By: Abdullah Al-Ejel
Silicon Valley Bank, famous for banking with tech startups and small businesses, collapsed as investors scrambled to reclaim their deposits. Notable companies cooped up in this incident include Roblox, Roku, and Circle, with up to billions of dollars thrown into jeopardy.
Why did this happen?
Silicon Valley Bank’s portfolio was “yielding an average 1.79% return last week, far below the 10-year Treasury yield of around 3.9%” (CNN). As interest rates increase and investments return lower average yields, the bank could not maintain a proper balance sheet and sold securities at a loss.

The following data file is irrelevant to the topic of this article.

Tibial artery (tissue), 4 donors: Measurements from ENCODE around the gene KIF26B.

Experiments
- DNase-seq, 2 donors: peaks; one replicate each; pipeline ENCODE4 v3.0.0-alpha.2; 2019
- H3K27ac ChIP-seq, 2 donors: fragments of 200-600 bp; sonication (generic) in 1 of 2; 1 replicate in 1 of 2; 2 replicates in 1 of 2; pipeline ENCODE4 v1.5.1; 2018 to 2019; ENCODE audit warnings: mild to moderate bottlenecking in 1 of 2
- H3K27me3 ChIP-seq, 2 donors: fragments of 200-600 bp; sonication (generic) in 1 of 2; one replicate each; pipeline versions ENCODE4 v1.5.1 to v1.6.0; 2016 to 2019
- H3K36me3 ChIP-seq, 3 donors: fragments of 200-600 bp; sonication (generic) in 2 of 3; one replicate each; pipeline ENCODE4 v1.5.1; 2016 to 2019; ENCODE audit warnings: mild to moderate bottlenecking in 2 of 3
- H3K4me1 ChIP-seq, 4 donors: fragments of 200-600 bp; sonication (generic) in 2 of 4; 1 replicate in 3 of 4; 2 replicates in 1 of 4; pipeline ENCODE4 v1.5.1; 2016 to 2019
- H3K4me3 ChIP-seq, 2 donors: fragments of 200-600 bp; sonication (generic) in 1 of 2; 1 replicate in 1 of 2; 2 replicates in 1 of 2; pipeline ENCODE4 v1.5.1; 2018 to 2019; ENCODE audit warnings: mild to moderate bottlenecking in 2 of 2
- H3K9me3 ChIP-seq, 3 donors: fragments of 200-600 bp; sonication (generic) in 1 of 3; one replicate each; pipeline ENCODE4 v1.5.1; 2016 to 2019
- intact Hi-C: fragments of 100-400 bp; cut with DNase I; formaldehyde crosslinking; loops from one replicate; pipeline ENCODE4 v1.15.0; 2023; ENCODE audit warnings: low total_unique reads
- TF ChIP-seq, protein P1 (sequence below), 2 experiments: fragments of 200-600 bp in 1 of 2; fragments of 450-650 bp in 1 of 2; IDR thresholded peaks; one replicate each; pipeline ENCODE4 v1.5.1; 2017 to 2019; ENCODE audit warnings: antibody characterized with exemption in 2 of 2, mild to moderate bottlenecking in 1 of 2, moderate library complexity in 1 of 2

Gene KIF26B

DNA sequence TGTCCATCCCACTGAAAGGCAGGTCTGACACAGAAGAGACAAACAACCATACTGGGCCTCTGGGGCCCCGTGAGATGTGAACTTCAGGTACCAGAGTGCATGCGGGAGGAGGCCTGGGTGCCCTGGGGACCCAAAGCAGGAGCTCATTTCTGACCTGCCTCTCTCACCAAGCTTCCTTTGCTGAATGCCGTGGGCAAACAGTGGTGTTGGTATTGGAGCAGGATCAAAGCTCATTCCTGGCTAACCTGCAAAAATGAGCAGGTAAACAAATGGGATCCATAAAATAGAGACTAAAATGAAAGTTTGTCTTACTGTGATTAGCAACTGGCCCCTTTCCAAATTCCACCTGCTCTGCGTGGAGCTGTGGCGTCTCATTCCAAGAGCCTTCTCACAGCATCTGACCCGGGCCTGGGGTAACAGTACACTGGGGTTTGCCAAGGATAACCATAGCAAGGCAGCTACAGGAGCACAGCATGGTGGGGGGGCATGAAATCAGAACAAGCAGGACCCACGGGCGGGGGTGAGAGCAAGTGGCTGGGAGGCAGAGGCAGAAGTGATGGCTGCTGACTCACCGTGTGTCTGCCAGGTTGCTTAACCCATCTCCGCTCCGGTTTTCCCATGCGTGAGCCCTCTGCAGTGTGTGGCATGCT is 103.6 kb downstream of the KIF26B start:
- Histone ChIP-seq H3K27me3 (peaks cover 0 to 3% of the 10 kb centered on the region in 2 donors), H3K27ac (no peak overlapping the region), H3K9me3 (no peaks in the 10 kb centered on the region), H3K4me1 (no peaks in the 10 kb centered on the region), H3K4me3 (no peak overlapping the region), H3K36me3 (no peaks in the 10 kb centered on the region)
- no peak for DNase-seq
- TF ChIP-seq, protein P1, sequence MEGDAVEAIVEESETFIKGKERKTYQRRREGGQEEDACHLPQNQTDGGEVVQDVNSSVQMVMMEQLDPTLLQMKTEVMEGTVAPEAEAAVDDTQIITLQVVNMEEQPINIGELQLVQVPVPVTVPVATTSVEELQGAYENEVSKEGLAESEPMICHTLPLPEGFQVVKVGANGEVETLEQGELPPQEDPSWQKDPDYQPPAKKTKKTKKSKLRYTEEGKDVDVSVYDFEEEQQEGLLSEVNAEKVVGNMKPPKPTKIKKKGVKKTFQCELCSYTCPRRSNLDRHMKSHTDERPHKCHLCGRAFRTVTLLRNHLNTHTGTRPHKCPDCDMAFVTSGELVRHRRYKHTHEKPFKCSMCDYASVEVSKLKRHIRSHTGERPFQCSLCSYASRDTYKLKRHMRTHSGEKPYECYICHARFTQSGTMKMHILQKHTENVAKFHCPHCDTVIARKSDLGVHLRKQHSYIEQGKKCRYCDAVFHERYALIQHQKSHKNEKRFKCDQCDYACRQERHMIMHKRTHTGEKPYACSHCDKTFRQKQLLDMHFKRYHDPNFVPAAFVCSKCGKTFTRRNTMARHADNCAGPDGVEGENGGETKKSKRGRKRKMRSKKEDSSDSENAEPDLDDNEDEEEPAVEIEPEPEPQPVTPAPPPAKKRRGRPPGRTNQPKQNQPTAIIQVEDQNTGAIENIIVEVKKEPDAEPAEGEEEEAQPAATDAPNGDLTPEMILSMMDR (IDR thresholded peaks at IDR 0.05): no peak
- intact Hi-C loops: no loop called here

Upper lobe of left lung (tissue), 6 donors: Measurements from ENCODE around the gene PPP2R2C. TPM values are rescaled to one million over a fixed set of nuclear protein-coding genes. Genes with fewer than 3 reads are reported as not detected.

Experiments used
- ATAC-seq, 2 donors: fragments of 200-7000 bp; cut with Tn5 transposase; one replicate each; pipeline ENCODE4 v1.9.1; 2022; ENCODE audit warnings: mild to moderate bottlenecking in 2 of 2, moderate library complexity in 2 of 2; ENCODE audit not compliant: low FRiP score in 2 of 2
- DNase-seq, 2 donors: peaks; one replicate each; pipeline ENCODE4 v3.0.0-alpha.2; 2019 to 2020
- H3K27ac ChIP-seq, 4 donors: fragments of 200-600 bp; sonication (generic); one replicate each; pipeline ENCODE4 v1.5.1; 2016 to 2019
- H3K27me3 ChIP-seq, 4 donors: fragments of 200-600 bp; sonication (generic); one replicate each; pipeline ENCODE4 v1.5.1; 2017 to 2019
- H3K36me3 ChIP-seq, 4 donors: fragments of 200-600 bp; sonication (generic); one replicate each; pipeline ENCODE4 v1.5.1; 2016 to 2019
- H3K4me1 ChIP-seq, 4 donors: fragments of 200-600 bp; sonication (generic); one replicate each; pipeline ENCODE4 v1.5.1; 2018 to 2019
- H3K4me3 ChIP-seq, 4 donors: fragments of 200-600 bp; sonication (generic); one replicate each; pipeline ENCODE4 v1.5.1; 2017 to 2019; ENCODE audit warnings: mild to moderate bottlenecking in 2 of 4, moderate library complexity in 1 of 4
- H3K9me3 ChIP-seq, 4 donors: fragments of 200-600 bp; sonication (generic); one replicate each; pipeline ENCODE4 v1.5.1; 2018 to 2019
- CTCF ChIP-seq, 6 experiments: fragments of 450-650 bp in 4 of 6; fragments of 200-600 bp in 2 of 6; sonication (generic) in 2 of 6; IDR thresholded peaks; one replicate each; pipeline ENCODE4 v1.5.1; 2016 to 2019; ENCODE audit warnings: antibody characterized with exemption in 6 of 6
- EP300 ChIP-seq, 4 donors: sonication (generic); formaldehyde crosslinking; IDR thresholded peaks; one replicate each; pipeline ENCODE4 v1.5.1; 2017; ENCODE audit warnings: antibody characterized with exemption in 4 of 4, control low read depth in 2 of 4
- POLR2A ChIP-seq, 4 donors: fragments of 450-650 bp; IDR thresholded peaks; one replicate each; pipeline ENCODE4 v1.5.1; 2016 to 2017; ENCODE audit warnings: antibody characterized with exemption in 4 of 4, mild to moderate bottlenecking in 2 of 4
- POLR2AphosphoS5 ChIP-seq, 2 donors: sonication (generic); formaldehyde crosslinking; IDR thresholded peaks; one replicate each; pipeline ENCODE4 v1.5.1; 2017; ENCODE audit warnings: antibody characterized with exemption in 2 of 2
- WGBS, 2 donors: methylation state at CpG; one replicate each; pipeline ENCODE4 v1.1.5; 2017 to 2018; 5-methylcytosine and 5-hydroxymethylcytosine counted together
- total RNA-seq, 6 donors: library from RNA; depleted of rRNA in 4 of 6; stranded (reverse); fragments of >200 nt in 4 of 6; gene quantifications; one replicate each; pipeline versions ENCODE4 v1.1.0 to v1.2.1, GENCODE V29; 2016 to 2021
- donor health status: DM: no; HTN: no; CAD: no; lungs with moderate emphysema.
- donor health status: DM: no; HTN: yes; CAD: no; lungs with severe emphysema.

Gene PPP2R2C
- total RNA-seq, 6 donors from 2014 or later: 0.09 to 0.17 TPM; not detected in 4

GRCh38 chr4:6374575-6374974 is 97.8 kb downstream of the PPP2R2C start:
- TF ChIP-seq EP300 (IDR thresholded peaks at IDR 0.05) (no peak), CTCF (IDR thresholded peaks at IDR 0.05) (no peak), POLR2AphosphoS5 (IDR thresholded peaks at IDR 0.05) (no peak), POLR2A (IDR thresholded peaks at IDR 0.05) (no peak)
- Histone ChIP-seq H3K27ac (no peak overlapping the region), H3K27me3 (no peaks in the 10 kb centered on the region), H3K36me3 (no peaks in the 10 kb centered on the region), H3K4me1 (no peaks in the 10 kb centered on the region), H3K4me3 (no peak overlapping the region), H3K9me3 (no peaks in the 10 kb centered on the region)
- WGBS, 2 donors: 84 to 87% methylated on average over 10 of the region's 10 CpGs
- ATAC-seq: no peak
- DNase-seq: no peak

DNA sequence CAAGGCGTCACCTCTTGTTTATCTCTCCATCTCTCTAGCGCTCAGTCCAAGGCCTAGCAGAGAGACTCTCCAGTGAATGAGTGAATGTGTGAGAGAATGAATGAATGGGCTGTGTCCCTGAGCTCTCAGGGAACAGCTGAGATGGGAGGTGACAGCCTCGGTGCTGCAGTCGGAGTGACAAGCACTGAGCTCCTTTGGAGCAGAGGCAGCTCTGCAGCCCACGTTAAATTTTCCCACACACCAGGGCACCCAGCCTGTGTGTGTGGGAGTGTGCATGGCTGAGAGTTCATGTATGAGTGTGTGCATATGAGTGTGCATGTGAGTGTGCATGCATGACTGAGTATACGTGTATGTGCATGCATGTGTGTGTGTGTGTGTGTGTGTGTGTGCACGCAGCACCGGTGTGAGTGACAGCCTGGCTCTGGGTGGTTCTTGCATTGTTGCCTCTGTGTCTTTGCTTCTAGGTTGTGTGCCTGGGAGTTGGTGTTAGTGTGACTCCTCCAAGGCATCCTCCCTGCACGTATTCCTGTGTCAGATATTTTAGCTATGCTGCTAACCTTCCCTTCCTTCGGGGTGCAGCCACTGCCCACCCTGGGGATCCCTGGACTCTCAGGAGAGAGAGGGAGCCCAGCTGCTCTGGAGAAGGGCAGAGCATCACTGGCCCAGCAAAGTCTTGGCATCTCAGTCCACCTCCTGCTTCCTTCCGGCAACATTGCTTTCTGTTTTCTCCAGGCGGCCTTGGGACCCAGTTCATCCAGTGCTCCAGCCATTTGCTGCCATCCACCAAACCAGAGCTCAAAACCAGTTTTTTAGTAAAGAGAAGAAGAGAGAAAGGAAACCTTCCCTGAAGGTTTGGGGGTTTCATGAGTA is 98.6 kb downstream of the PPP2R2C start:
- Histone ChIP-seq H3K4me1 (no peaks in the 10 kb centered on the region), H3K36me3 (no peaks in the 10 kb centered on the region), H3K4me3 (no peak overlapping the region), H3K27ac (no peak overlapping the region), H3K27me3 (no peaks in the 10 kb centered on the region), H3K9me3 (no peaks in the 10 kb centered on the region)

SVB received negative reactions after announcing a negative cash balance and looking for assistance to recoup their capital. Fearing an imminent financial crisis, confidence in the bank dwindled and panic ensued.
A “bank run” began, with over $42 billion in deposit withdrawals made, depleting the banks’ cash and inevitably causing the largest bank collapse since 2008. The failure raises concern about the safety and reliability of similar large banks holding similar capital and cash amounts. Since average Americans do not typically hold many accounts surpassing the $250,000 limit insured by the FDIC, a bank failure will instantly translate over to all money lost. However, businesses commonly exceed this limit, knowingly taking on a risk. The collapse of SVB will be a monumental moment in history, furthering discussion on the handling of banks and possibly federal government policy changes.